Changeable, volatile, sunny, rainy, hail for 5 minutes, sunny again, pouring buckets an hour later — this slice of temperate rain forest is all the weather I never got in LA…in one day! I used to perceive LA’s skies as being in stasis, chronically blue and bright. Now my garden is the thing seemingly in stasis the past couple months, which brings fresh insights into so much of the classic garden literature. For example, I get the tribe of galanthophiles now — hungry for any signs of green piercing the brown plane as early in the season as possible.
I haven’t gone the snowdrop route yet, but I do compulsively count evidence of emerging bulbs. These are narcissus, but really who cares what they are? Twelve green nubbins is what they are! Allium are up too, and countable.
Something else I’ll be counting will no doubt be plant losses. Iffy plants, like this beschorneria, should ideally be planted early to have all summer to make size. Even though it is rated to 10-15F, I wish I had planted it in spring, not fall. Established plants have much better odds of making it through their first winter, just as established plants handle drought better in zone 10.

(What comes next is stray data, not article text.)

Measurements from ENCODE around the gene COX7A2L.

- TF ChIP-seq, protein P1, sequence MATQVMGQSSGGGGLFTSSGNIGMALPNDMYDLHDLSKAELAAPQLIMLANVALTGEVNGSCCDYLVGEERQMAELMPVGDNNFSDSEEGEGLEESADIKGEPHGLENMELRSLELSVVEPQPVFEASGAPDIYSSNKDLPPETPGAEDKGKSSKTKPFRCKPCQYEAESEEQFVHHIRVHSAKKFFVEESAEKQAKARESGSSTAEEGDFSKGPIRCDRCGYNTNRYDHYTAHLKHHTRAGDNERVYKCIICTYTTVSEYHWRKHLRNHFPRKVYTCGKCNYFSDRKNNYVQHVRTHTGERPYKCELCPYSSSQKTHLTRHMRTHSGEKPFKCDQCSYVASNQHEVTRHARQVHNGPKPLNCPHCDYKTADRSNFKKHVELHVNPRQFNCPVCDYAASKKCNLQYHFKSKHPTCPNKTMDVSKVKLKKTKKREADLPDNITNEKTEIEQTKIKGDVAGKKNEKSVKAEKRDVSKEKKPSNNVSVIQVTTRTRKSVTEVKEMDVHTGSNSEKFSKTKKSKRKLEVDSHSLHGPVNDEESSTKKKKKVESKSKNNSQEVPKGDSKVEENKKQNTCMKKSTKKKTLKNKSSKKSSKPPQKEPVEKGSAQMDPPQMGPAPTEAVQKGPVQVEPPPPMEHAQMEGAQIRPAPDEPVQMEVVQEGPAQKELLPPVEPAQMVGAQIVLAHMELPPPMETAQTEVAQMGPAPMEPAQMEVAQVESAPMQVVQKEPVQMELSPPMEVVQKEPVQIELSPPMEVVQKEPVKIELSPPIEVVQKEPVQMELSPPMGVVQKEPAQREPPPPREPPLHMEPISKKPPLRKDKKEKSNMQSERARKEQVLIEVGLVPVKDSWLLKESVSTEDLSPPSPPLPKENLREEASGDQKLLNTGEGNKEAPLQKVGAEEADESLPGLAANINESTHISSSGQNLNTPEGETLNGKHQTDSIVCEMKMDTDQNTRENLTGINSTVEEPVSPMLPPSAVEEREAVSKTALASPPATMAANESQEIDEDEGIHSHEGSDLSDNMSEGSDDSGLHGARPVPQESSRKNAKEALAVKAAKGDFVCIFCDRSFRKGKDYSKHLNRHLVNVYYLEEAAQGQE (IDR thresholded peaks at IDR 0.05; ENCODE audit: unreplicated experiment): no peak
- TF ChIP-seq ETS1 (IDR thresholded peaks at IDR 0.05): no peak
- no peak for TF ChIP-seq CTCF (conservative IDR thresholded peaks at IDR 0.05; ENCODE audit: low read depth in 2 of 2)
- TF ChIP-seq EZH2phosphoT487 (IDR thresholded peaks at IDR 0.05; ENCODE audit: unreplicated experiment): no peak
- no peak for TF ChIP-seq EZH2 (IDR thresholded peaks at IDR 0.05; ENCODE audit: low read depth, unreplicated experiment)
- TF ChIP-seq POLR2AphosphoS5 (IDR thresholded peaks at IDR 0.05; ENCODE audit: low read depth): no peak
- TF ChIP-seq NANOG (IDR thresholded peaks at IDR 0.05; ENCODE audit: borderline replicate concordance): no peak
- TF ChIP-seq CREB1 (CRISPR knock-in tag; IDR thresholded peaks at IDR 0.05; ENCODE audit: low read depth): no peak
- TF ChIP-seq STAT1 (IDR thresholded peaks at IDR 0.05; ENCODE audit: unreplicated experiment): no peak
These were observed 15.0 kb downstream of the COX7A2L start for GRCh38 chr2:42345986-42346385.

And I will grow a euphorbia, some euphorbia, in whatever garden I make, that’s nothing new. Seeing them stirring into bloom in frosty February brings a whole new level of appreciation. Like seeing new attributes in a dear friend.
And now biennials make sense too. They made no sense in LA. I mean why go through the bother of sowing them in August, growing them on for a year, etc, when there’s so many other choices? Well, I’ll tell you why. They’re hardy, for one thing, and Sweet Rocket keeps its leaves all winter and will be in bloom early in spring when a lot of the garden is just waking up. I know because I saw it in bloom in a local garden last year. Will I like the way it looks in the garden? Not sure, but I know I will appreciate the effort when it happens.
I wasn’t sure my enthusiasm for phlomis would jive with all this rain, but so far they’re looking fine. Also growing Phlomis aurea and Phlomis anatolica ‘Lloyd’s Variety’ and always on the hunt for more…No new phlomis coming in a couple plant orders pending, but we’ll see how eremurus finds life here at the Oregon coast.